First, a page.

Art-in-Ed: Research, Experimentation, DiscoveryDecember 1, 2017
For WSW’s fall Art-in-Education program, we asked young artists from Kingston High School to consider the following question: What is research for the artist?
Rotating through disciplines in small groups, students focused on a different material every day and derived a new lesson from each one that extended beyond technique. They studied the material potential of fibers in papermaking, expanded their understanding of layered information in silkscreen, and tested variables as part of the monoprinting process in the intaglio studio.
New papermakers pulled fresh sheets of pulp only to tear them apart and cast paper sculptures around everything from soap dispensers to alarm clocks. After hours of close examination and careful molding, they began to see these everyday objects as independent shapes or even works of art. As components or data points.
While in the intaglio studio, students made one-of-a-kind prints, or monoprints, by combining found images and textured objects with different techniques for applying ink. This particular way of printing encourages artists to work in a series, often using the same inked plate for multiple pulls while manipulating the information a little bit each time. Senior Micah Fornari wrote, “[intaglio] forced me to adapt… it made me think more creatively about how I could use the materials.” Judging from the variety of prints created in intaglio this October, it’s clear Micah wasn’t the only one who felt this way.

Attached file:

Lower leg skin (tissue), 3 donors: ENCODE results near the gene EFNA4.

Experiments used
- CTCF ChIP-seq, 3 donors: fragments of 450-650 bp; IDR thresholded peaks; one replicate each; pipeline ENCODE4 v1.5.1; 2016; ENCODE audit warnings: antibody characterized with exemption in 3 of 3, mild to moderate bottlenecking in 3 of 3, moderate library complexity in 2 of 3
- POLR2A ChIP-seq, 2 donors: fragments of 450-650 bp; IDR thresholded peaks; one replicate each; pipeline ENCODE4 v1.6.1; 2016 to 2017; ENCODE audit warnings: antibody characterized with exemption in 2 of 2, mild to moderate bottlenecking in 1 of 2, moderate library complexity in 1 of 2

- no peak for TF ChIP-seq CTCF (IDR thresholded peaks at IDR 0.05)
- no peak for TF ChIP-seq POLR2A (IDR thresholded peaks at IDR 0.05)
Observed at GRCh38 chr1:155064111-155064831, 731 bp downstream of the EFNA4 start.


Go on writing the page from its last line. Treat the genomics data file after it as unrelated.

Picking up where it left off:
Just upstairs in silkscreen, students were learning to separate imagery into layers of information. They began the morning by coating screens and composing backdrops for drawn images out of hand-cut paper stencils. By meshing these together, they practiced rearranging different types of visual information into unique compositions, creating works that were abstract, illustrative, or some combination of the two.
Students supplemented their daily practice with independent research, bringing in both original and found imagery to experiment with new concepts. After three weeks–one day of intensive practice in each studio–these artists had the opportunity to focus on their favorite medium and apply what they learned to create personal, inquiry-based work.
Our week-four papermakers got a foundational lesson in book arts, taught by Studio Manager, Chris Petrone.
Over four weeks of research and material exploration, we saw students make some incredibly diverse and complex work. If you’re curious about what they made, come check it out! These young artists installed their work at PUGG over the weekend (find the poster here), a local pop-up gallery in Kingston, NY. The show will remain on view through the month of December, Saturdays from 12:00-5:00 PM and Wednesdays from 3:30-6:00 PM.
So, what is research for the artist?
Intern Serena Hocharoen (above) offers: “[Research] is everything. It’s drawing, it’s experimenting… it’s living.” The Art-in-Education program’s mission certainly aligns with this understanding. By inviting artists at all different stages in their lives to learn and create together, we’re reminded that art is about cultivating a daily practice of discovery.